One hundred and thirty-four patients, who had 163 operations resulting in 220 flexor and extensor tenolyses of the hand and wrist at the Derbyshire Royal Infirmary from the years 1944 through 1964, have been reviewed. The indications and the conditions which should be satisfied before tenolysis is performed are described as well as the results and operative technique. While tenolysis was not a totally satisfactory procedure in all cases, varying degrees of improvement were obtained in 114 patients (85 per cent); seventy-six patients (57 per cent) showed moderate to considerable (sometimes normal functional) improvement, and thirty-eight patients (28 per cent) had slight improvement as a result of tenolysis. Eleven patients (8 per cent) showed no change; nine patients (7 per cent) were either worse or had tendon ruptures following tenolysis.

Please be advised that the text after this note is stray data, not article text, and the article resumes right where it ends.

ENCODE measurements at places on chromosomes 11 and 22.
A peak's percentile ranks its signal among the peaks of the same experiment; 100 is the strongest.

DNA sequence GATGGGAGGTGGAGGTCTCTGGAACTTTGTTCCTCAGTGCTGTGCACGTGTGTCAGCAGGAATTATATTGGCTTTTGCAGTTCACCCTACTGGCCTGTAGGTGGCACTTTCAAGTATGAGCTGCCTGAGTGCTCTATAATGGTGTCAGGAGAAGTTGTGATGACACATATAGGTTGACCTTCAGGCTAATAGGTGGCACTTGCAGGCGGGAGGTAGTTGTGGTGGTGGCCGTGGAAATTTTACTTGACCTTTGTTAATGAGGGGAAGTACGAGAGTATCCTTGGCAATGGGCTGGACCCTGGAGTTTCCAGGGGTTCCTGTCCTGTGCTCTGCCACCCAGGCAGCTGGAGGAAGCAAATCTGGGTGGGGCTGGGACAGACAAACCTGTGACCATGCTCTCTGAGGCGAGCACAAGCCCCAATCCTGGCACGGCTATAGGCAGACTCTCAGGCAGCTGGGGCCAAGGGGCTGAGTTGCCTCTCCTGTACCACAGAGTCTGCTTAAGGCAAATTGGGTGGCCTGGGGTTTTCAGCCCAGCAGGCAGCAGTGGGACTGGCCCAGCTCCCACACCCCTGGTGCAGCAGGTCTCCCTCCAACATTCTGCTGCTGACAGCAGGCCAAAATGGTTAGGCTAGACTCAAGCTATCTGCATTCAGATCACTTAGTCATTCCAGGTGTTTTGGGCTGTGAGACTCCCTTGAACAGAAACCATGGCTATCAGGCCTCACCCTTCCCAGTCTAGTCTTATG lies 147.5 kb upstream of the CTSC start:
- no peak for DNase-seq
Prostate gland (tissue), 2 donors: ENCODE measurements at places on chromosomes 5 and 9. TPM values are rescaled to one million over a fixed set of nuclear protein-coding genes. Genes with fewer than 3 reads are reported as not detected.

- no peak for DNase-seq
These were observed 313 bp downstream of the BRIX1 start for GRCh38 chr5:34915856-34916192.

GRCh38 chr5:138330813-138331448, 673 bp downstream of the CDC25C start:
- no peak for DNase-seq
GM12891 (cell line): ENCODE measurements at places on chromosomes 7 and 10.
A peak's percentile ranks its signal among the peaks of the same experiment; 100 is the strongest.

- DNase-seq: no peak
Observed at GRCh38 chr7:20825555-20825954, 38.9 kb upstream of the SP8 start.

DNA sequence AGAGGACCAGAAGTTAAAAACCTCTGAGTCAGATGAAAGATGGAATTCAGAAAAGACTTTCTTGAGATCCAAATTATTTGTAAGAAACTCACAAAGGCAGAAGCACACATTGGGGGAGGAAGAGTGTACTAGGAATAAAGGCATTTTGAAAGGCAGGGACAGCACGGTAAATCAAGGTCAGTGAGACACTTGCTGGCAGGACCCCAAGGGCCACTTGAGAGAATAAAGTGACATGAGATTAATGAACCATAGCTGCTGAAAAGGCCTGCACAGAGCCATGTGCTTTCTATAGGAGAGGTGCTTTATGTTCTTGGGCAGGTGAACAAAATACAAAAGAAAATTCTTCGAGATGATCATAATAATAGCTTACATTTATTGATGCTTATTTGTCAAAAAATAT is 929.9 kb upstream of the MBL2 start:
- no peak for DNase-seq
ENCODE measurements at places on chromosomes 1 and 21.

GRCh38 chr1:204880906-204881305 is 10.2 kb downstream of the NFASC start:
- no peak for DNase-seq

Cortisone was given to thirty-one patients in conjunction with tenolysis. No appreciable beneficial effect on the final results was noted. When improvement occurs, it is often dramatic and, if present at three to four weeks after operation, it is usually maintained.
Tenolysis is a useful procedure to improve function of tendons bound down in scar tissue when the indications and techniques are carefully followed. Tenolysis is unsuccessful when done in the face of poor indications, when the tendon is not freed completely, or when the tenolysis is performed in association with complex orthopaedic procedures which do not permit early postoperative active motion.
Copyright 1967 by The Journal of Bone and Joint Surgery, Incorporated